Colobus Monkey
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Colobus Monkey

Black-and-white colobus[1]
Colubusmonkey.JPG
Mantled guereza (Colobus guereza)
Scientific classification e
Kingdom: Animalia
Phylum: Chordata
Class: Mammalia
Order: Primates
Suborder: Haplorhini
Infraorder: Simiiformes
Family: Cercopithecidae
Subfamily: Colobinae
Genus: Colobus
Illiger, 1811
Type species
Simia polycomos
Schreber, 1800
(Cebus polykomos Zimmermann, 1780)
Species

Colobus satanas
Colobus angolensis
Colobus polykomos
Colobus vellerosus
Colobus guereza

Black-and-white colobuses (or colobi) are Old World monkeys of the genus Colobus, native to Africa. They are closely related to the brown colobus monkeys of genus Piliocolobus.[1]

Taxonomy

The word "colobus" comes from Greek ? kolobós ("docked"), and is so named because in this genus, the thumb is a stump. Colobuses are herbivorous, eating leaves, fruit, flowers, and twigs. Their habitats include primary and secondary forests, riverine forests, and wooded grasslands; they are found more in higher-density logged forests than in other primary forests. Their ruminant-like digestive systems have enabled these leaf-eaters to occupy niches that are inaccessible to other primates.

Colobuses live in territorial groups of about nine individuals, based upon a single male with a number of females and their offspring. Newborn colobuses are completely white. Cases of allomothering are documented, which means members of the troop other than the infant's biological mother care for it.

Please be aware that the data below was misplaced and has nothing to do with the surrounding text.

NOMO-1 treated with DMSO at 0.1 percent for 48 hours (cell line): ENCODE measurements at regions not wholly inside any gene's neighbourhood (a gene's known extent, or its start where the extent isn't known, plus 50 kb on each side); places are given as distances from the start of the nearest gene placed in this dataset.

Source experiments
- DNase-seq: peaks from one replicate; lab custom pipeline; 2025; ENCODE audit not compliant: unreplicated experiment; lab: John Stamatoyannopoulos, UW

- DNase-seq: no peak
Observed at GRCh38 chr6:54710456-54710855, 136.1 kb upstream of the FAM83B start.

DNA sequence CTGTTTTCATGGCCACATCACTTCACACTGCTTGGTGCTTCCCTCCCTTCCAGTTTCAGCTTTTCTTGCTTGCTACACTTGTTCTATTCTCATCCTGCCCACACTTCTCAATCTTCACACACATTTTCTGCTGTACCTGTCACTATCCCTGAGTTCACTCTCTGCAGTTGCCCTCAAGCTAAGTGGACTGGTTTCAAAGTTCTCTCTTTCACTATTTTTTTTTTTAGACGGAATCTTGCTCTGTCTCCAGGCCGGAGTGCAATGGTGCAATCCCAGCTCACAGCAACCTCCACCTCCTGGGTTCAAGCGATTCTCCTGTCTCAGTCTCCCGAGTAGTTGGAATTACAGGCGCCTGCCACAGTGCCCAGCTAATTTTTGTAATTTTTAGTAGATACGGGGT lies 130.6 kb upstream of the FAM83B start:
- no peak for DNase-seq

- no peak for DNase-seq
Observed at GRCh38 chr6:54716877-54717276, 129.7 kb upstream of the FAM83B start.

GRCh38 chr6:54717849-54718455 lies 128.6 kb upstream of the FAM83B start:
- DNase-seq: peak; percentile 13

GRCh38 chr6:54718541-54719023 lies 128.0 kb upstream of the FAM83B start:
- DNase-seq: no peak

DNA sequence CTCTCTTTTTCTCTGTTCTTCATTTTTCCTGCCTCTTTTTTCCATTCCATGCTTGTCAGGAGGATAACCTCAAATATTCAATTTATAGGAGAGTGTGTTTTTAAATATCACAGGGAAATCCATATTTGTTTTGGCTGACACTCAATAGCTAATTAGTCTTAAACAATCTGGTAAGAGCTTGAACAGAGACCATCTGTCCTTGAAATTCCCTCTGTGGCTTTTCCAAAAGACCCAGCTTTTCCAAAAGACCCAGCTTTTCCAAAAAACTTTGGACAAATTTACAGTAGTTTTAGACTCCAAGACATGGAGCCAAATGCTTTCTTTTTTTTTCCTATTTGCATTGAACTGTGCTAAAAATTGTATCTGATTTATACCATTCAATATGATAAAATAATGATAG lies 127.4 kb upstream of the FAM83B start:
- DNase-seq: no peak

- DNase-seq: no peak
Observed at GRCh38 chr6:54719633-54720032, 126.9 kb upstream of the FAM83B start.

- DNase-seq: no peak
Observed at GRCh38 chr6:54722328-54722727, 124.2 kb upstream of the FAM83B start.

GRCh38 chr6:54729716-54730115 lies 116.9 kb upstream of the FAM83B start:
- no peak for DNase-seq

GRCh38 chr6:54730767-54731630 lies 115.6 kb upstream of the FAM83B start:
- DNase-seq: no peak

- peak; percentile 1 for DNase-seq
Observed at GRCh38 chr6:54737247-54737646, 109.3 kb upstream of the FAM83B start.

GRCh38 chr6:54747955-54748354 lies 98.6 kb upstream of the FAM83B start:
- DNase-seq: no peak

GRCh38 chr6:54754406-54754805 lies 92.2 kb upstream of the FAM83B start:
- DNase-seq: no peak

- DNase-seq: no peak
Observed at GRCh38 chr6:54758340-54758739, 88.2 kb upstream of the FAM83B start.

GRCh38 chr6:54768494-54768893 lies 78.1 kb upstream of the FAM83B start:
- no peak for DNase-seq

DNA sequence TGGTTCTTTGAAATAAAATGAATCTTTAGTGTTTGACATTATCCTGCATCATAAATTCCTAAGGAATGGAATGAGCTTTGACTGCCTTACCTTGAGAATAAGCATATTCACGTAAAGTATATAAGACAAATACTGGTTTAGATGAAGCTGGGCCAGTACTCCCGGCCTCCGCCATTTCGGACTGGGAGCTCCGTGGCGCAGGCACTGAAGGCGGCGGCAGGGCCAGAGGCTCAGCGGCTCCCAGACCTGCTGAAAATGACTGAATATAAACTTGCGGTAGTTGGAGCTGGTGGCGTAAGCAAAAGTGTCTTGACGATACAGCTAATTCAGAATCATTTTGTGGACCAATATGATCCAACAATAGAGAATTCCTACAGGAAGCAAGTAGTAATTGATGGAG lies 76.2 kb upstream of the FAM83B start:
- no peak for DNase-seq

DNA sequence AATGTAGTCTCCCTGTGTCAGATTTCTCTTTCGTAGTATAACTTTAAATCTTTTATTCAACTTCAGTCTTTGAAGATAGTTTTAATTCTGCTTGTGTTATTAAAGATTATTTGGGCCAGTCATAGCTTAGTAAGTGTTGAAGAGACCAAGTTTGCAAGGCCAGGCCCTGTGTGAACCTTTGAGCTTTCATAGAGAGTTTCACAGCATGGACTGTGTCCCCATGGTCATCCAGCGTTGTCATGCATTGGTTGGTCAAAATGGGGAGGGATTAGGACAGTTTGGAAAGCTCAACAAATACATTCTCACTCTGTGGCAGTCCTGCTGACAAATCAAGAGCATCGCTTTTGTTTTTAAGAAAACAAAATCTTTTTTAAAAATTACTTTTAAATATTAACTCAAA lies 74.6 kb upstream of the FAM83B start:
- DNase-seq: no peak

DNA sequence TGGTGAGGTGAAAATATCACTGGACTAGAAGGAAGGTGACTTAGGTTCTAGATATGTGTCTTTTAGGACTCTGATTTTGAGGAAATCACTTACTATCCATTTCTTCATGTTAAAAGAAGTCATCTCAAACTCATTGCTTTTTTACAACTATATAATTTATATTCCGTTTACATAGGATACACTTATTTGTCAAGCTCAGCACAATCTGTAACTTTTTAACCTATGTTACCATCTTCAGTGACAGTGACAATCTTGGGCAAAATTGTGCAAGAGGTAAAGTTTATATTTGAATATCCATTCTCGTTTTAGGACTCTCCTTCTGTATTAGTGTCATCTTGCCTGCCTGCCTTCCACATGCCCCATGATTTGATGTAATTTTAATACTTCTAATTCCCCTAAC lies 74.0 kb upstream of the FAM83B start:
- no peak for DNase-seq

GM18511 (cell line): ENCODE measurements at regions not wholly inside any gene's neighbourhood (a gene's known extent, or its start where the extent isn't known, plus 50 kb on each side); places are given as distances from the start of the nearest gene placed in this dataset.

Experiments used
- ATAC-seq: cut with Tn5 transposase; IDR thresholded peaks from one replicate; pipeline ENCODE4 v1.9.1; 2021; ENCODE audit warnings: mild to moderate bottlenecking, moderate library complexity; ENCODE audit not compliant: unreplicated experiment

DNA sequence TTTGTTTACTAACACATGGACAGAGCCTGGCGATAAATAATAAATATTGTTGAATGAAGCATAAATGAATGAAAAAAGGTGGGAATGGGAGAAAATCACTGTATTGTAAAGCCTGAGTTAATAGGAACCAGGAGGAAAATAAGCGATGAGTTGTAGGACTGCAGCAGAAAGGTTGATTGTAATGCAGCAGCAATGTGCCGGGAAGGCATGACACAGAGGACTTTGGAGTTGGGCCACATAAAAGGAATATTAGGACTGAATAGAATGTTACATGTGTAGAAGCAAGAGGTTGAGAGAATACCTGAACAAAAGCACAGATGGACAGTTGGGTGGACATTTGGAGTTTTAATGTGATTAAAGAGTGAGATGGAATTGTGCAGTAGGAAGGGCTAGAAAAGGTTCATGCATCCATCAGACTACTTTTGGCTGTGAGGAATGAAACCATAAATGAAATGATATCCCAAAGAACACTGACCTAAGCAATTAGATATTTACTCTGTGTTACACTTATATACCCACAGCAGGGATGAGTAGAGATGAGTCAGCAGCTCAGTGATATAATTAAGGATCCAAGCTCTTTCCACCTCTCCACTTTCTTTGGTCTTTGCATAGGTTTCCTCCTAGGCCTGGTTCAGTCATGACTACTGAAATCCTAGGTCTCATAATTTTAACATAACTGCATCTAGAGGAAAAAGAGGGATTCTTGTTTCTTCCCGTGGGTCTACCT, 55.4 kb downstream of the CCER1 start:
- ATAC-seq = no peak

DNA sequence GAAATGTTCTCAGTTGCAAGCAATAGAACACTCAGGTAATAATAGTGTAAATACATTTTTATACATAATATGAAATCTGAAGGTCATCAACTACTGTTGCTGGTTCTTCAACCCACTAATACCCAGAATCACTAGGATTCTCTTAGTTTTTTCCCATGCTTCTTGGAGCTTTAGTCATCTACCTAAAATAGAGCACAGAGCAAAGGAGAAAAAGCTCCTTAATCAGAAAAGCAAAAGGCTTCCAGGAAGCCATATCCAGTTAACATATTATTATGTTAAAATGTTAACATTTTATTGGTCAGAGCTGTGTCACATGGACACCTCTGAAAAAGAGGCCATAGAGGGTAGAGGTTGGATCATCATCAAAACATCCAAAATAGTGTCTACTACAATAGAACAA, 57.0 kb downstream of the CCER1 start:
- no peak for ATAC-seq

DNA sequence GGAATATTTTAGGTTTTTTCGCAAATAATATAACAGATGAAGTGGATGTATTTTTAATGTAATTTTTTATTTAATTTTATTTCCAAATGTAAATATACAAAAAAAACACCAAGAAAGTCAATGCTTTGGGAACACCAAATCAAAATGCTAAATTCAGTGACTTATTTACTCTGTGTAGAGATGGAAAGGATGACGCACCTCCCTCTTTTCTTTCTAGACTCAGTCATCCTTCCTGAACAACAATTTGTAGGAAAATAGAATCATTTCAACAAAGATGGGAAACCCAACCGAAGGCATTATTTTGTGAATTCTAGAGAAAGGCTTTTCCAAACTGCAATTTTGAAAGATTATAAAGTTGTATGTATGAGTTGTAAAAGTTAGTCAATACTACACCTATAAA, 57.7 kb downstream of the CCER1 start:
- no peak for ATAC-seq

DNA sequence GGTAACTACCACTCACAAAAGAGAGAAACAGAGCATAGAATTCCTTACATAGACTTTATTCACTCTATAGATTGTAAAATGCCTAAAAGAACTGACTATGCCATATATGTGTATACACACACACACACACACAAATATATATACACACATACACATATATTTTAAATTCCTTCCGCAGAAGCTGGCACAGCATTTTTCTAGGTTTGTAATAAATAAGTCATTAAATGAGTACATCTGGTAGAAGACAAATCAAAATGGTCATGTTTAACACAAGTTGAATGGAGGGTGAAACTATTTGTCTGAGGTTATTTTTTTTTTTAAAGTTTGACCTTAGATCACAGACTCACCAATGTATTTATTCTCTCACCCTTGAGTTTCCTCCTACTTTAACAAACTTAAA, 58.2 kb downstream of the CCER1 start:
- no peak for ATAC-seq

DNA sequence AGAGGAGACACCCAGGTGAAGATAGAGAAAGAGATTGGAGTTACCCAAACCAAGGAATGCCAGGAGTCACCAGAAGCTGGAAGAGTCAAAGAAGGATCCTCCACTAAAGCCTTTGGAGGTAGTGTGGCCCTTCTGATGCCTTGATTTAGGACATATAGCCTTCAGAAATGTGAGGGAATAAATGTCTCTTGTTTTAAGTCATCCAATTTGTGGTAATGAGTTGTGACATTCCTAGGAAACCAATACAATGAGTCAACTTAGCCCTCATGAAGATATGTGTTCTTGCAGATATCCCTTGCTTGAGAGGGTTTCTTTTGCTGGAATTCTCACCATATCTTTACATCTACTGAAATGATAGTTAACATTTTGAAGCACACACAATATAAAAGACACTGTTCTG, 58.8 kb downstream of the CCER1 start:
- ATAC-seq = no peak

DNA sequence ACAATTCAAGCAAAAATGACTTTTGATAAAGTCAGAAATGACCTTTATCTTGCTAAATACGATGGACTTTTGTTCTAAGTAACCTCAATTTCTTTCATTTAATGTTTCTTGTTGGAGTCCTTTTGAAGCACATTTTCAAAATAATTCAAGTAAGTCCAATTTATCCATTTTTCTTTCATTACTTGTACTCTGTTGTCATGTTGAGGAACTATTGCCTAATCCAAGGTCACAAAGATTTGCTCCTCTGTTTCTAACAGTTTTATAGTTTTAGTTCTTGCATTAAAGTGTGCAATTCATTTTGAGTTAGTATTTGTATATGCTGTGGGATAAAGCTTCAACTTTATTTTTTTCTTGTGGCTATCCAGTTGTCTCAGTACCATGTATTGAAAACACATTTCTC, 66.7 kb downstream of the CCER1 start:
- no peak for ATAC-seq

Colobuses are important for seed dispersal through their sloppy eating habits, as well as through their digestive systems. They are prey for many forest predators, and are threatened by hunting for the bushmeat trade, logging, and habitat destruction.

Species

There are five species of this monkey, with at least eight subspecies:[1]

  • Genus Colobus
    • Black colobus, C. satanas
      • Gabon black colobus, C. s. anthracinus
      • Bioko black colobus, C. s. satanas
    • Angola colobus, C. angolensis
      • Sclater's Angola colobus, C. a. angolensis
      • Powell-Cotton's Angola colobus, C. a. cottoni
      • Adolf Friedrichs's Angola colobus, or Ruwenzori black-and-white colobus, C. a. ruwenzorii
      • Cordier's Angola colobus, C. a. cordieri
      • Prigogine's Angola colobus, C. a. prigoginei
      • Peters's Angola colobus or Tanzanian black-and-white colobus, C. a. palliatus
    • King colobus, C. polykomos
    • Ursine colobus, C. vellerosus
    • Mantled guereza or Abyssinian black-and-white colobus, C. guereza[2]
Angolan black-and-white colobus (Colobus angolensis) seen in Tanzania.

References

  1. ^ a b c Groves, C.P. (2005). Wilson, D.E.; Reeder, D.M., eds. Mammal Species of the World: A Taxonomic and Geographic Reference (3rd ed.). Baltimore: Johns Hopkins University Press. pp. 167-168. ISBN 0-801-88221-4. OCLC 62265494. 
  2. ^ Wolfheim, J. H. (1983). Primates Of The World: Distribution, Abundance And Conservation. Routledge. ISBN 3-7186-0190-7.

External links

Data related to Colobus at Wikispecies


  This article uses material from the Wikipedia page available here. It is released under the Creative Commons Attribution-Share-Alike License 3.0.

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